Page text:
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Blockades and Lockdowns

Updated: Jun 18, 2020

Three years ago during this time, Qatar was facing a humongous crisis. It was called out as a supporter of terrorism by Saudi Arabia, the United Arab Emirates, Bahrain and Egypt. They believed that Qatar was getting too friendly with Iran and this didn’t rank well with their political aspirations.


You see, Saudi Arabia and Iran are both Muslim majority countries with a state religion. But Saudi Muslims are majorly Sunni Muslims while Iranian Muslims are Shia Muslims. Both these sects of Islam call themselves the better one. But the story gets political because Iran considers itself to be the supreme power in the Muslim world and Saudi feels threatened by this. So both these countries try to establish their Theo-political supremacy via such proxy wars.


So Qatar was locked down, long before us. Trade ties were cut and no diplomatic relations remained between Saudi Arabia, the United Arab Emirates, Bahrain and Egypt. All transport was stopped with restrictions on all – land, air and water transport. The condition was pitiable. Qatar went on saying that it never had intentions of supporting terrorism or the Iranian. They even maintain that there was no legal justification for this harsh move and simply called it racial discrimination.


But the relations between Qatar and Saudi, the leader of the dispute failed to improve.

Qatar was in a state of shock. It was an economy which imported 90% of its food. Qatari citizens were given 14 days to move back from Saudi, UAE and Bahrain to their own territories. In addition, Saudi Arabia, the UAE, Bahrain and Egypt closed their airspace to Qatari aircrafts and said foreign airlines would have to seek permission for overflights to and from Qatar. Qatar's stock market lost about 10%, or about $15bn (£12bn), in market value over the first four weeks of the crisis.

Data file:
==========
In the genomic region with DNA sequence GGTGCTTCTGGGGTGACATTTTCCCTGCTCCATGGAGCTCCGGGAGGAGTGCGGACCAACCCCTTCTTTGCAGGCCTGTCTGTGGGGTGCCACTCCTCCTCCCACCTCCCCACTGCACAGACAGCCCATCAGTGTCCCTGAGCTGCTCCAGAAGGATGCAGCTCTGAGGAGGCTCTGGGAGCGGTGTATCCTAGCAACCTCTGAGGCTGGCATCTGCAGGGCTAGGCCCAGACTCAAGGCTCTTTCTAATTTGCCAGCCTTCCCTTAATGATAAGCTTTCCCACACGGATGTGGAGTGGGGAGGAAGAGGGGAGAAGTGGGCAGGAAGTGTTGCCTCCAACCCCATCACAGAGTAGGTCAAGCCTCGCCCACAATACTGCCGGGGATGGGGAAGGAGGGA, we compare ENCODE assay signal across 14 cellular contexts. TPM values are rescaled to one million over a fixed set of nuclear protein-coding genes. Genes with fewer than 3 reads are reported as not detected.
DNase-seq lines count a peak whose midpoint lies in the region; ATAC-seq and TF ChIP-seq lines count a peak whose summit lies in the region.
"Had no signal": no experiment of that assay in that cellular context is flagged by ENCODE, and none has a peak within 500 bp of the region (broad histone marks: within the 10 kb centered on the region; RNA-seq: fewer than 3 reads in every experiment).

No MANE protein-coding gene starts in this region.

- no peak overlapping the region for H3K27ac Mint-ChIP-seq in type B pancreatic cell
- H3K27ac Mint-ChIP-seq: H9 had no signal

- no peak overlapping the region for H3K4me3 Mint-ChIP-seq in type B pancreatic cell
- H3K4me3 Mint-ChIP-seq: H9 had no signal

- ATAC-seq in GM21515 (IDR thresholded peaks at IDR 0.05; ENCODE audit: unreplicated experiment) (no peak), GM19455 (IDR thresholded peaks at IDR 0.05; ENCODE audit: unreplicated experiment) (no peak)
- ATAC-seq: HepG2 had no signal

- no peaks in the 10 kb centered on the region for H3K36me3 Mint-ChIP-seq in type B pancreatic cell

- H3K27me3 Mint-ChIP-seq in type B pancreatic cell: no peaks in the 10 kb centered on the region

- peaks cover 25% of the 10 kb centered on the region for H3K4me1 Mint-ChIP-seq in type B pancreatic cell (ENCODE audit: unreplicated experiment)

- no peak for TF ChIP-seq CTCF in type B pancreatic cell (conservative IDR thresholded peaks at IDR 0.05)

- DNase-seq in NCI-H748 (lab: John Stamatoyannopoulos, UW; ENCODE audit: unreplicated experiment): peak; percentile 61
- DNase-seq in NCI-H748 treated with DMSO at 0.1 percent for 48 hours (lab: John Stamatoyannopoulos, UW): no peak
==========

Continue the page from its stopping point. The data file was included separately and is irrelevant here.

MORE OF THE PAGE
But Qatar was resilient and rebounded.


Qatar first focused on food security taking the help of Baldana who used innovative solutions to convert the arid landscape into fruitful agricultural land. No longer under the influence of Saudi and the GCC, Qatar worked to build its own international standing. It then bolstered its economic activities and gave companies motives to operate here. Qatar has a legal environment based on English common law, the right to trade in any currency, 100 per cent foreign ownership, 100 per cent repatriation of profits and a 10 per cent corporate tax on locally sourced profits. This enticed many companies to set shop in Qatar and the number of companies operating in Qatar increased by 66% in the first year.


"Economic performance improved in 2018. Qatar's economy has successfully absorbed the shocks from the 2014-16 drop in hydrocarbon prices and the 2017 diplomatic rift," the International Monetary Fund (IMF) said in a statement.

Ironically, the blockade which was supposed to crumble Qatar and make them submit to Saudi’s demands is what made Qatar a player on the international front, independent of the GCC and an alternate power in the Middle East.


It was this blockade that helped Qatar fare better than others during the Covid-19 lockdown. It helped Qatar achieve self-sufficiency in food production and transport. Even the supply chains across Qatar which faced the blockade find the Covid Lockdown a breeze. Qatar has used the blockade as an opportunity to diversify and expand local production where possible, which has increased its resilience and will try to do the same this time as well. The Qatari government noted the country will be one of the few in the world to run a fiscal surplus in 2020.


With the three year anniversary of the GCC-Qatar blockade, there is yet another reason for Saudi to not try and be a regional autocrat.


P.S: Qatar did indeed provide assistance to Islamist groups designated as terrorist organizations by some of its neighbours, notably the Muslim Brotherhood and the Hamas movement. But even Saudi supported hardline Islamist rebels fighting Bashar al-Assad in Syria. What Qatar insists on is that it does not have links to the al-Qaeda-linked alliance, Hayat Tahrir al-Sham.



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